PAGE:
Materials scientists at Duke University have revealed paddlewheel-like molecular dynamics that help push sodium ions through a quickly evolving class of solid-state batteries. The insights should guide researchers in their pursuit of a new generation of sodium-ion batteries to replace lithium-ion technology in a wide range of applications such as data centers and home energy storage.
The results appeared online November 10 in the journal Energy & Environmental Science.
In general, rechargeable batteries work by moving electrons through external wires from one side to the other and back again. To balance this transfer of energy, atoms with an electric charge called ions, such as lithium ions, move within the battery through a chemical substance called an electrolyte. How quickly and easily these ions can make their journey plays a key role in how fast a battery can charge and how much energy it can provide in a given amount of time.
"Most researchers still tend to focus on how the crystalline framework of a solid electrolyte might allow ions to quickly pass through an all-solid battery," said Olivier Delaire, associate professor of mechanical engineering and materials science at Duke. "In the last few years, the field has begun to realize that the molecular dynamics of how the atoms can jump around are important as well."
Lithium ion batteries have long been the dominant technology used for most all commercial applications requiring energy storage, from tiny smart watches to gigantic data centers. While they have been extremely successful, lithium ion batteries have several drawbacks that make new technologies more attractive for certain applications.
For example, lithium ion batteries have a liquid electrolyte inside that, while extremely efficient at allowing lithium ions to travel quickly through, is also extremely flammable. As the market continues to grow exponentially, there are worries about being able to mine enough lithium from the relatively limited global deposits. And some of the rare earth elements used in their construction -; such as cobalt and manganese -; are even rarer and are only mined in a few locations around the world.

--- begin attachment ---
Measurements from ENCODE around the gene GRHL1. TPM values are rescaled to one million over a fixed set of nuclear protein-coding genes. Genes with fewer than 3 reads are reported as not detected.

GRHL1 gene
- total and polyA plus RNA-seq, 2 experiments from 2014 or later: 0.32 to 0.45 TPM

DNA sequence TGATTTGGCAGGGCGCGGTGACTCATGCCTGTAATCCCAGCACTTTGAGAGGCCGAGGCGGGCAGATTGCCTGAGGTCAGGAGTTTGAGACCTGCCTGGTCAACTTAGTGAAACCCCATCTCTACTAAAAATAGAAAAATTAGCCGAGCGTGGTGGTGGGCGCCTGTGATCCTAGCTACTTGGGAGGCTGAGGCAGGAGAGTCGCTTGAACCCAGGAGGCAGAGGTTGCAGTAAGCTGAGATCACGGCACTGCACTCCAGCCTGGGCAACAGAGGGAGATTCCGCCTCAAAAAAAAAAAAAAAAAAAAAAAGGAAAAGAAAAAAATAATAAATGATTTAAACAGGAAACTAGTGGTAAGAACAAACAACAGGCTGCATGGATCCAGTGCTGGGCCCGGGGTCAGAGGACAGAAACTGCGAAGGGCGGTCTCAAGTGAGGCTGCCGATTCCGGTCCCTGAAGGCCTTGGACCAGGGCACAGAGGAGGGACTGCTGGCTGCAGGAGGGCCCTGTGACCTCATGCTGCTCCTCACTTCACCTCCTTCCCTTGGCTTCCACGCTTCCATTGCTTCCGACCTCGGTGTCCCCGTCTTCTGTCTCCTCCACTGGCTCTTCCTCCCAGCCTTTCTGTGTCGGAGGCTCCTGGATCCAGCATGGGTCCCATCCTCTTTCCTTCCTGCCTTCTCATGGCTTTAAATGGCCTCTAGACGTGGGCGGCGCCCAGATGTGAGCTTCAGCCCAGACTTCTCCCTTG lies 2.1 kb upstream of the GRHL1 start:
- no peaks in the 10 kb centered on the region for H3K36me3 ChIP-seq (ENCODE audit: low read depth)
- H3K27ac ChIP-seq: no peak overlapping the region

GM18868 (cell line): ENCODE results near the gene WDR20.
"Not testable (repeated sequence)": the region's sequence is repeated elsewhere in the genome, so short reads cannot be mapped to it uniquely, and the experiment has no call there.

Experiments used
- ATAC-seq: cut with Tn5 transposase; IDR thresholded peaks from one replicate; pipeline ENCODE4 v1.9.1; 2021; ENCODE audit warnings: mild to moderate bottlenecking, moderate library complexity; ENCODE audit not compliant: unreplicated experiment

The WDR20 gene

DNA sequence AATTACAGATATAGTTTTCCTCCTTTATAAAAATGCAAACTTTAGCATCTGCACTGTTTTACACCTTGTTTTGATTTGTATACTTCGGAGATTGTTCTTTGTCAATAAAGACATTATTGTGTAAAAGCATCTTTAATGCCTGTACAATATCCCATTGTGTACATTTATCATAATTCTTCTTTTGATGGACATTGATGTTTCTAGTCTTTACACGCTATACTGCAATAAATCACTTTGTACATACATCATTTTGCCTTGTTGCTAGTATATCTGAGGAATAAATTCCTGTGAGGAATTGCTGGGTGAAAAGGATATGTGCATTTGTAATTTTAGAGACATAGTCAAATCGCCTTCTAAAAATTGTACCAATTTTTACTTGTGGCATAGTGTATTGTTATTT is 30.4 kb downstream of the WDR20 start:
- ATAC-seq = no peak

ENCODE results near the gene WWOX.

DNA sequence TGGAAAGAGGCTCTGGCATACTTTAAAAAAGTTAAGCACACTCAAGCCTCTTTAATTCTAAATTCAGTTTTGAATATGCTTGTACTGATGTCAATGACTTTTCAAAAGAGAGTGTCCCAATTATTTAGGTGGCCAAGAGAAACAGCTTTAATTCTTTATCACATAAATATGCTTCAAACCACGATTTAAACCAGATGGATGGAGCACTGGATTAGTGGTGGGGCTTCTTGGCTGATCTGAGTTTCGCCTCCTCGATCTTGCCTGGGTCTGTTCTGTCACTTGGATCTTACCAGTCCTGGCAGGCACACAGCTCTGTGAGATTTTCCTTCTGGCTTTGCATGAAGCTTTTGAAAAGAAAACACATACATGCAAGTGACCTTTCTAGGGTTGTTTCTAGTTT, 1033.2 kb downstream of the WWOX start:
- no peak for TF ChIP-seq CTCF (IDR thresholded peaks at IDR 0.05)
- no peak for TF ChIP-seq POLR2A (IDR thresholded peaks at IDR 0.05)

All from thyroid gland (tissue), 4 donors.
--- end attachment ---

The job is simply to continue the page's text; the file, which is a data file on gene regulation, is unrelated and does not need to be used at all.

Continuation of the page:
Many researchers believe that alternative technologies are necessary to supplement the skyrocketing demand for energy storage, and one of the leading candidates is sodium-ion batteries. While not as energetically dense or fast as their lithium-ion batteries, the technology has many potential advantages. Sodium is much cheaper and more abundant than lithium. The materials required for their constituent parts are also much more commonly available. And by replacing the liquid electrolyte with a solid-state electrolyte material instead, researchers can build all-solid batteries that promise to be more energy dense, more stable and less likely to ignite than currently available rechargeable batteries.
These advantages lead researchers to consider sodium-ion batteries a potentially viable replacement for lithium-ion batteries in applications that are not as constrained by space and speed requirements as thin smart phones or light electric vehicles. For example, large data centers or other buildings that require large amounts of energy over a long period of time are good candidates.